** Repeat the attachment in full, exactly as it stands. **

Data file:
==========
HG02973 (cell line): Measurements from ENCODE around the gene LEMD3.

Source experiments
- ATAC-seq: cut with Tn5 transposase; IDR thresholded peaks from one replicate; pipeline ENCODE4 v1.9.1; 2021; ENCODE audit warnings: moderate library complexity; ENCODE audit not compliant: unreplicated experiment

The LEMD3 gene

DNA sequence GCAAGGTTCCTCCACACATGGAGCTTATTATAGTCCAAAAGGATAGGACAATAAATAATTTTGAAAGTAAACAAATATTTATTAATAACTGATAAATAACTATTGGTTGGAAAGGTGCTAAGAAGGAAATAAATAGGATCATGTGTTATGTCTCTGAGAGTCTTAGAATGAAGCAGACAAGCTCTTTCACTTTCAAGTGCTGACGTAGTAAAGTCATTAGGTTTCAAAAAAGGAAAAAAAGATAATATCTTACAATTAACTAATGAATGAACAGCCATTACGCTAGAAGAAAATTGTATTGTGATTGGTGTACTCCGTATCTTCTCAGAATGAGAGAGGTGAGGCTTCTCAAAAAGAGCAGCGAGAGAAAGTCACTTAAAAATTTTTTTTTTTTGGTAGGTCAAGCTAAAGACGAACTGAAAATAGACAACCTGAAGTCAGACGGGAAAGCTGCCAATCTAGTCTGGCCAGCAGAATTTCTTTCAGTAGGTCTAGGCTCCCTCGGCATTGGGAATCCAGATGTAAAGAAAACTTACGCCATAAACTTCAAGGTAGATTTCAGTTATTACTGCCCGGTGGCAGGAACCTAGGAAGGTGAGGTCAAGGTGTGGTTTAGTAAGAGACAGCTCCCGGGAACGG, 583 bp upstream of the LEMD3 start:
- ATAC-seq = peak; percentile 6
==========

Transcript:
HG02973 (cell line): Measurements from ENCODE around the gene LEMD3.

Source experiments
- ATAC-seq: cut with Tn5 transposase; IDR thresholded peaks from one replicate; pipeline ENCODE4 v1.9.1; 2021; ENCODE audit warnings: moderate library complexity; ENCODE audit not compliant: unreplicated experiment

The LEMD3 gene

DNA sequence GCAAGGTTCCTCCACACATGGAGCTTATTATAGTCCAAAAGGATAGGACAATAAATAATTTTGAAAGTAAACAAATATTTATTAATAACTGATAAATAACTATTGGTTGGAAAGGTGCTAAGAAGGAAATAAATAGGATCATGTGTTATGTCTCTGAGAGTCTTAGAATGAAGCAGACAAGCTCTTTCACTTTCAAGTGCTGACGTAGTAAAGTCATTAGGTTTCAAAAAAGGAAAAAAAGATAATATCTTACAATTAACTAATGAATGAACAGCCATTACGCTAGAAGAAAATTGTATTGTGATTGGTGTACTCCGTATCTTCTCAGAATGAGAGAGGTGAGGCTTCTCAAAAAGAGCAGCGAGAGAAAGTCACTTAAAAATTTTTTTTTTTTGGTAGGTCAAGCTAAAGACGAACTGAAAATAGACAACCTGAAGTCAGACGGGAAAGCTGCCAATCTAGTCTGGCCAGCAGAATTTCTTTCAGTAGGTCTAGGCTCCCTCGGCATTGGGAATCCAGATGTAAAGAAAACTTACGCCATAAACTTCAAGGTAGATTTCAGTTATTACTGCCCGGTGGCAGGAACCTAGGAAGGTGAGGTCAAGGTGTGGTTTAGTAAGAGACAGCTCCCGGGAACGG, 583 bp upstream of the LEMD3 start:
- ATAC-seq = peak; percentile 6